Migration and Citizenship Attribution: Politics and Policies in Western Europe (Hardback)Maarten Peter Vink (editor)
Hardback 192 Pages / Published: 15/12/2011
- Out of stock
This was previously published as a special issue of Journal of Ethnic & Migration Studies. How do states in Western Europe deal with the challenges of migration for citizenship? The legal relationship between a person and a state becomes increasingly blurred in a mobile and transnational world. This volume deals with the membership dimension of citizenship and specifically with the formal rules that states use to attribute citizenship. These nationally specific rules determine how and under which conditions citizenship is attributed by states to individuals: how one can acquire formal citizenship status, but also how it can be lost. We observe six trends in citizenship policies since the early 1980s. First, we observe a trend toward completing the equal treatment of women and men with regard to descent-based citizenship attribution. Second, there is a process of convergence between countries with ius soli and ius sanguinis traditions with regard to birthright provisions. Third, the increasing acceptance of multiple citizenship is reflected in a dual trend to abolish or moderate the renunciation of the citizenship of origin as a condition for naturalisation and also to abolish or restrict provisions of loss of citizenship due to voluntary acquisition of a foreign citizenship. Fourth, many countries have introduced language tests and integration conditions in the naturalisation procedure and some countries are now also concluding the naturalisation process by means of a US-styled citizenship ceremony. Fifth, states increasingly take the principle of avoiding statelessness into account into their citizenship laws. Finally, we see that states start to take membership of the European Union into account in their citizenship laws. Chapters in this volume discuss both these broad trends across Western Europe, analyzing historical patterns and recent change, as well as specific developments in individual countries.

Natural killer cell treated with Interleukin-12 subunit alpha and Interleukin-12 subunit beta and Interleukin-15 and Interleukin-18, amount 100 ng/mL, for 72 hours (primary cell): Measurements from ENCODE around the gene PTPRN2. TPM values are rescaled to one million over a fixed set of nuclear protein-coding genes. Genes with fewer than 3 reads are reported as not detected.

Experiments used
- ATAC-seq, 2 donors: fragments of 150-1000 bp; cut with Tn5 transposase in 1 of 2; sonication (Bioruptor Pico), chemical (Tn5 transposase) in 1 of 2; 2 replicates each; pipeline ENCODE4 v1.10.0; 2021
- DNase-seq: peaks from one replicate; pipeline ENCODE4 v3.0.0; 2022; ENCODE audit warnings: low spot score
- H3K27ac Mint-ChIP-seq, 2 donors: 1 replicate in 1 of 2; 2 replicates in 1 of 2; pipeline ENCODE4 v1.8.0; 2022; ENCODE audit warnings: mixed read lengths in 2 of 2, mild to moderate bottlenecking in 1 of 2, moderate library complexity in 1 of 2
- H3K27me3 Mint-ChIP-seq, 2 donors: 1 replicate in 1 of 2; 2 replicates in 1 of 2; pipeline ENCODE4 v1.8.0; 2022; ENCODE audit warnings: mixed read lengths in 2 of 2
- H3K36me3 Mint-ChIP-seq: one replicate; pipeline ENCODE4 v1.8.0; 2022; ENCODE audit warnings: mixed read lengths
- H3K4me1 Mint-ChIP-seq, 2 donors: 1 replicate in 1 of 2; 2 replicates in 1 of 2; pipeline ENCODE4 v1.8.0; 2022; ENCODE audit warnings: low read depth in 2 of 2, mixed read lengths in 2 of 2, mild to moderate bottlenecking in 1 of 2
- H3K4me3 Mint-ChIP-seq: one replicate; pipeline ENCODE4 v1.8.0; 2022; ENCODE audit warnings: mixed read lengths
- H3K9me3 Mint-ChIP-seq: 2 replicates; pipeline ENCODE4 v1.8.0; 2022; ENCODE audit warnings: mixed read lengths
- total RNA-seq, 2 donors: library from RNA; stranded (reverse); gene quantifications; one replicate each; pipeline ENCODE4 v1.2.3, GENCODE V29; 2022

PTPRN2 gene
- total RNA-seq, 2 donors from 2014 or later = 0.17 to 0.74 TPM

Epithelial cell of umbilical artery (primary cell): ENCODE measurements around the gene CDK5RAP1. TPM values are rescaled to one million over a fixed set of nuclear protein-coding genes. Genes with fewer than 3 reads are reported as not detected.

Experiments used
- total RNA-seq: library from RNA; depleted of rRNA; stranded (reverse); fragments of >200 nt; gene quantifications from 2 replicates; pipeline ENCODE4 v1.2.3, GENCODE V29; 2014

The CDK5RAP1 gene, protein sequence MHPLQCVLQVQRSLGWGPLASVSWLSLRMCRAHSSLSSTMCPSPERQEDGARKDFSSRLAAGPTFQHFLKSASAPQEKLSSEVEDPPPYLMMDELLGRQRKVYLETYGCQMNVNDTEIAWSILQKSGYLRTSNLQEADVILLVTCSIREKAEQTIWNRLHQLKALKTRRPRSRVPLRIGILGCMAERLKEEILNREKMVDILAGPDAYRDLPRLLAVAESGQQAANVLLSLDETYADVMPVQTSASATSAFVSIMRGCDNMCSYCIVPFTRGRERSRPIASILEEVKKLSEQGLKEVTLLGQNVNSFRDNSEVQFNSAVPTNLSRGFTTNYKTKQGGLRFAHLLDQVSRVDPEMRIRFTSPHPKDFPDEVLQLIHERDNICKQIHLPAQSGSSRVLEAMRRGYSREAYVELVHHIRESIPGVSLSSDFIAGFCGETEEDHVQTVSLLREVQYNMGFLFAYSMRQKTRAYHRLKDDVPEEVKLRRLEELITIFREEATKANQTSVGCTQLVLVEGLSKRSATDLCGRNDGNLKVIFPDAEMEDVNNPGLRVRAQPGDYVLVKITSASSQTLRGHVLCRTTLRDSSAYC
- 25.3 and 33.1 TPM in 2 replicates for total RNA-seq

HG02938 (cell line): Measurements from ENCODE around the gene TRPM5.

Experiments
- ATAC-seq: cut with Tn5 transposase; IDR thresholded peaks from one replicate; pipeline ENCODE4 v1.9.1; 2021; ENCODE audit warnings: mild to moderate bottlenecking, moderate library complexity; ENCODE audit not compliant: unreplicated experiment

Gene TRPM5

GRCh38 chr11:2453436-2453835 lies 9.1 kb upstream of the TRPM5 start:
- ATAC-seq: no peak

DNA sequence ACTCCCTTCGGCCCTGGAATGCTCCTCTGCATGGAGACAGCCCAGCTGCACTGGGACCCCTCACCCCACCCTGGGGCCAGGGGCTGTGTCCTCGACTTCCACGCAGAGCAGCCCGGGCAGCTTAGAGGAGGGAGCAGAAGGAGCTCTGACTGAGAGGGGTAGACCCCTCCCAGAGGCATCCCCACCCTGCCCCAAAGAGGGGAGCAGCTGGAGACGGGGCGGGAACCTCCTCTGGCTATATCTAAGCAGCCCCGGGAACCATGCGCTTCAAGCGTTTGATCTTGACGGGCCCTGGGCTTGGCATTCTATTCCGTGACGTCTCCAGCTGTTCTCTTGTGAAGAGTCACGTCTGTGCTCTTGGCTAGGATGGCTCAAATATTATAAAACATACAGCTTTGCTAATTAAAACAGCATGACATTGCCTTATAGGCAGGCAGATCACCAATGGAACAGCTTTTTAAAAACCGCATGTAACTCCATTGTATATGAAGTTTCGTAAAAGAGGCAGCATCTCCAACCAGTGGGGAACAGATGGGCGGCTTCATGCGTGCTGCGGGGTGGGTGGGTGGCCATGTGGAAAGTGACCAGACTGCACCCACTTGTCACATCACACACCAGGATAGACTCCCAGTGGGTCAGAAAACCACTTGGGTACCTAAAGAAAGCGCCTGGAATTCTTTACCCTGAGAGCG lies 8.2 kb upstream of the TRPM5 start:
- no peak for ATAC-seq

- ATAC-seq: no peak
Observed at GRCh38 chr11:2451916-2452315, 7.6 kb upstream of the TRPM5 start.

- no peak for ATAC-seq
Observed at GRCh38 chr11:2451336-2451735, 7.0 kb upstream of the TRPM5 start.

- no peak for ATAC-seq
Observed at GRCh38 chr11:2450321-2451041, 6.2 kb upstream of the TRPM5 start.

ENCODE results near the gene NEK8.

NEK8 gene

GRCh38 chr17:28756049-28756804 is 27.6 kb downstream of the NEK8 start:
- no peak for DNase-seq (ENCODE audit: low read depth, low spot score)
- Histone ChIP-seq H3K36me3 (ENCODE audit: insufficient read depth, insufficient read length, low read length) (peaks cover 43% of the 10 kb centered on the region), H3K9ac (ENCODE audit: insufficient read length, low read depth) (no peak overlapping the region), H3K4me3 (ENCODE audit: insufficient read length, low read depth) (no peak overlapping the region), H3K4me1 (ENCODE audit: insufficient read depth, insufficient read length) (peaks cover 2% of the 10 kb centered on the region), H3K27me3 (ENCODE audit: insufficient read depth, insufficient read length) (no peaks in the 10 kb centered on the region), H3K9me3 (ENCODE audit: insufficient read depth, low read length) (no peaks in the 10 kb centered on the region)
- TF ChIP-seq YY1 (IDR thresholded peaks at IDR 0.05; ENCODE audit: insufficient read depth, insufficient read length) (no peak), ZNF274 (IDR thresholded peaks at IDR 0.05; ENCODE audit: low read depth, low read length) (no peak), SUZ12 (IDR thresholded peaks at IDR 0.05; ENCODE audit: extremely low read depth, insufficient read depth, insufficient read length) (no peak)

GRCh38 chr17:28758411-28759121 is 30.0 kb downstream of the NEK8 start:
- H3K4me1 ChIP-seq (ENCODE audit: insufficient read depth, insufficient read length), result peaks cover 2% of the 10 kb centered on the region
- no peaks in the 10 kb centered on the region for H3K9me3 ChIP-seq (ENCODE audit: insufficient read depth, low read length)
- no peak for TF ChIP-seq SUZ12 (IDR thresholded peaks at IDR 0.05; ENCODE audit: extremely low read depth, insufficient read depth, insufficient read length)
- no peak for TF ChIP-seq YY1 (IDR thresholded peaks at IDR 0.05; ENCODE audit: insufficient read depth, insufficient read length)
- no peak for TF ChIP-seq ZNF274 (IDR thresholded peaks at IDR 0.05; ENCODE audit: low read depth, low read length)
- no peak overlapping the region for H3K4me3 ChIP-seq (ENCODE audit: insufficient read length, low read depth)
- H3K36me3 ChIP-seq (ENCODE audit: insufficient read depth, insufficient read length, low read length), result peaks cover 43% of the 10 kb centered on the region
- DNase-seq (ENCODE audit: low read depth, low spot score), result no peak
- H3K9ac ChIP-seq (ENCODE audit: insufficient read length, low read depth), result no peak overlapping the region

Publisher: Taylor & Francis Ltd
Number of pages: 192
Dimensions: 246 x 174 mm
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